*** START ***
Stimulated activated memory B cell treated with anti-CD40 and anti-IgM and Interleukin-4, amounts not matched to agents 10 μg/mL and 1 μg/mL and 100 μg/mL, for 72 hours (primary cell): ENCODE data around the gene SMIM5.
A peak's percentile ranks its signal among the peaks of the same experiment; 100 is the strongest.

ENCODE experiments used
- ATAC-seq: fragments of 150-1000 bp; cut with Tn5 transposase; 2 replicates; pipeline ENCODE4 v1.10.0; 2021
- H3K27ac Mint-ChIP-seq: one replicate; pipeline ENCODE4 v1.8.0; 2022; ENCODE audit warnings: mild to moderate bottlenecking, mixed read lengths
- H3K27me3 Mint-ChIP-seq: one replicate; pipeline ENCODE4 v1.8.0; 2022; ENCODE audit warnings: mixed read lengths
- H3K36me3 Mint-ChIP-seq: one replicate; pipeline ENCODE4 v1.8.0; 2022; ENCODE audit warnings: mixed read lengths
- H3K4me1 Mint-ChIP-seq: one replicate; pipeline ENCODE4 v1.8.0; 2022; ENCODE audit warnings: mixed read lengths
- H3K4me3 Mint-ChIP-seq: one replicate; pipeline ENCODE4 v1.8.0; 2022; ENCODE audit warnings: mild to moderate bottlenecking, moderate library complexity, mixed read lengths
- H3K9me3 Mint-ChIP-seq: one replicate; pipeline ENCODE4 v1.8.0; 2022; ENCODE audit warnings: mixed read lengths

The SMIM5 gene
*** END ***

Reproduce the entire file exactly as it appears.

Stimulated activated memory B cell treated with anti-CD40 and anti-IgM and Interleukin-4, amounts not matched to agents 10 μg/mL and 1 μg/mL and 100 μg/mL, for 72 hours (primary cell): ENCODE data around the gene SMIM5.
A peak's percentile ranks its signal among the peaks of the same experiment; 100 is the strongest.

ENCODE experiments used
- ATAC-seq: fragments of 150-1000 bp; cut with Tn5 transposase; 2 replicates; pipeline ENCODE4 v1.10.0; 2021
- H3K27ac Mint-ChIP-seq: one replicate; pipeline ENCODE4 v1.8.0; 2022; ENCODE audit warnings: mild to moderate bottlenecking, mixed read lengths
- H3K27me3 Mint-ChIP-seq: one replicate; pipeline ENCODE4 v1.8.0; 2022; ENCODE audit warnings: mixed read lengths
- H3K36me3 Mint-ChIP-seq: one replicate; pipeline ENCODE4 v1.8.0; 2022; ENCODE audit warnings: mixed read lengths
- H3K4me1 Mint-ChIP-seq: one replicate; pipeline ENCODE4 v1.8.0; 2022; ENCODE audit warnings: mixed read lengths
- H3K4me3 Mint-ChIP-seq: one replicate; pipeline ENCODE4 v1.8.0; 2022; ENCODE audit warnings: mild to moderate bottlenecking, moderate library complexity, mixed read lengths
- H3K9me3 Mint-ChIP-seq: one replicate; pipeline ENCODE4 v1.8.0; 2022; ENCODE audit warnings: mixed read lengths

The SMIM5 gene